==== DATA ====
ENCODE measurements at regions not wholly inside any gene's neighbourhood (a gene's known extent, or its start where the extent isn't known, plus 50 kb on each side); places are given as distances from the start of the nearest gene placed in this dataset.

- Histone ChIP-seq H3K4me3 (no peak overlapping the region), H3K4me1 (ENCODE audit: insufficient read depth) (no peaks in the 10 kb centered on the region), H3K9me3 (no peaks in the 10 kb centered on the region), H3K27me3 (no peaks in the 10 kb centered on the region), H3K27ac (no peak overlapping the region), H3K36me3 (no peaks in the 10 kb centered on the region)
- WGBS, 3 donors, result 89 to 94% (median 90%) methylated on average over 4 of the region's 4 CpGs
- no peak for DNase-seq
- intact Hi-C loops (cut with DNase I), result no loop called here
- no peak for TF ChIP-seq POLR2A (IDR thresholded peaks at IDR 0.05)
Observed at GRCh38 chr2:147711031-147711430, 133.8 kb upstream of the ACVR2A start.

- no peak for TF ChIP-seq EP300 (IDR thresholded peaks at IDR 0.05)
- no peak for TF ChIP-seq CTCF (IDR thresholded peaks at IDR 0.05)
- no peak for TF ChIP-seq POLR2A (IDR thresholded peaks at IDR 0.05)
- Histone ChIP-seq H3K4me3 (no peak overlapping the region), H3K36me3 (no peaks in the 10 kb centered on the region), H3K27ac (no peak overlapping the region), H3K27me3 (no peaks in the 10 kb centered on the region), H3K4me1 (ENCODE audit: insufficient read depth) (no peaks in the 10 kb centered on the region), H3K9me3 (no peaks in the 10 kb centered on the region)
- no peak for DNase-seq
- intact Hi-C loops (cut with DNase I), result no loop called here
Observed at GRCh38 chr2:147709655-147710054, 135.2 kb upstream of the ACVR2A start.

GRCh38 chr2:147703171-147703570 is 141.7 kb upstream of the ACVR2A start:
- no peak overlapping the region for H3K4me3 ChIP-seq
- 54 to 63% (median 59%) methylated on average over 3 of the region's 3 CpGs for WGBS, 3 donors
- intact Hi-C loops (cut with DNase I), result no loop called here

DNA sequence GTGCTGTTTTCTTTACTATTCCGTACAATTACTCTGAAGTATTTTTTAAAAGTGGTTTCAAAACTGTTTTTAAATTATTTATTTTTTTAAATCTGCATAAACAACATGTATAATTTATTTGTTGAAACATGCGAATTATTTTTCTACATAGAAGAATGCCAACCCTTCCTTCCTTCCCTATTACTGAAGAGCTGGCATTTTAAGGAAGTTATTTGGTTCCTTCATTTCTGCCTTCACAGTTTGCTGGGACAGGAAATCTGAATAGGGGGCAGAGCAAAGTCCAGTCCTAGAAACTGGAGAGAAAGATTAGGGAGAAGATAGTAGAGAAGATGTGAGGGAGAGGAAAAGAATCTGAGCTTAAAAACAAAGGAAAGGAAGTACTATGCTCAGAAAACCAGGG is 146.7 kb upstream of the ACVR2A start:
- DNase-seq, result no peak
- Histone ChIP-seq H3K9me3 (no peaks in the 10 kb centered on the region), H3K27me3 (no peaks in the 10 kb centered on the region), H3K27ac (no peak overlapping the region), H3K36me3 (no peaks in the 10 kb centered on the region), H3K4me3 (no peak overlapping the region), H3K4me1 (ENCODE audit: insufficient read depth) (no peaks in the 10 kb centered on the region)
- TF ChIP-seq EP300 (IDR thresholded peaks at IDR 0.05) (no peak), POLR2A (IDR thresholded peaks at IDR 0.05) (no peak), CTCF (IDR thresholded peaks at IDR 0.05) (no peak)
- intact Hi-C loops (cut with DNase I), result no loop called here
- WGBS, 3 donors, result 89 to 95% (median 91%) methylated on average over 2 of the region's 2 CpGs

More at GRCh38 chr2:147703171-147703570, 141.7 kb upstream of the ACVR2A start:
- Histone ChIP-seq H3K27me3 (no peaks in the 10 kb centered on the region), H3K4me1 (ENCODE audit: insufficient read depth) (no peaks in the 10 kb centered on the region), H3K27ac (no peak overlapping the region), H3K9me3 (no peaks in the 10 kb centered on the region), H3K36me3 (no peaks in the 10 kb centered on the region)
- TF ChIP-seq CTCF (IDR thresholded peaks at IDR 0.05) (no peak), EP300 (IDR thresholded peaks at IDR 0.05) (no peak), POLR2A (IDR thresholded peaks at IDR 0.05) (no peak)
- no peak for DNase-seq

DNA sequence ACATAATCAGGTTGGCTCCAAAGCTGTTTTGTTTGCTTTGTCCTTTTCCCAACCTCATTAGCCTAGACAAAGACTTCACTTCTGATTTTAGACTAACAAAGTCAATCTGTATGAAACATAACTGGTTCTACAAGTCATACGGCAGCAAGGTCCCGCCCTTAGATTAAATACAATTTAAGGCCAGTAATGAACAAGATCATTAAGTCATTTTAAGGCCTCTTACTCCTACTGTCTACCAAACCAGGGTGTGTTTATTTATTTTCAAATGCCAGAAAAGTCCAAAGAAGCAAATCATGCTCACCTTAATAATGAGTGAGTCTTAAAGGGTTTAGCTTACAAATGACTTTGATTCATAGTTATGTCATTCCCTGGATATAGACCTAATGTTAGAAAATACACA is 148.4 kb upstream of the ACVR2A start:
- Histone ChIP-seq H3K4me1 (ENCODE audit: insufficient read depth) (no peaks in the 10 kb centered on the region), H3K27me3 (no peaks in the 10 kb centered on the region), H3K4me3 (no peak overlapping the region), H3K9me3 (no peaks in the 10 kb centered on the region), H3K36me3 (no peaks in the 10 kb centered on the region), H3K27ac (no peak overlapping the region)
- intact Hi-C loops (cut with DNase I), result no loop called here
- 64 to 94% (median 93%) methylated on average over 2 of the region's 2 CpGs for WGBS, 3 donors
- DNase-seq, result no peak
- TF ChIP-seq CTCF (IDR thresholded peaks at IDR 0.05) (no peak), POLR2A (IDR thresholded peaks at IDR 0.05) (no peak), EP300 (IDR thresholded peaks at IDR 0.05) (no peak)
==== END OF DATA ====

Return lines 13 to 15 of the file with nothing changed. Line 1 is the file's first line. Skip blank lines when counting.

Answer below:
- intact Hi-C loops (cut with DNase I), result no loop called here
Observed at GRCh38 chr2:147709655-147710054, 135.2 kb upstream of the ACVR2A start.

GRCh38 chr2:147703171-147703570 is 141.7 kb upstream of the ACVR2A start: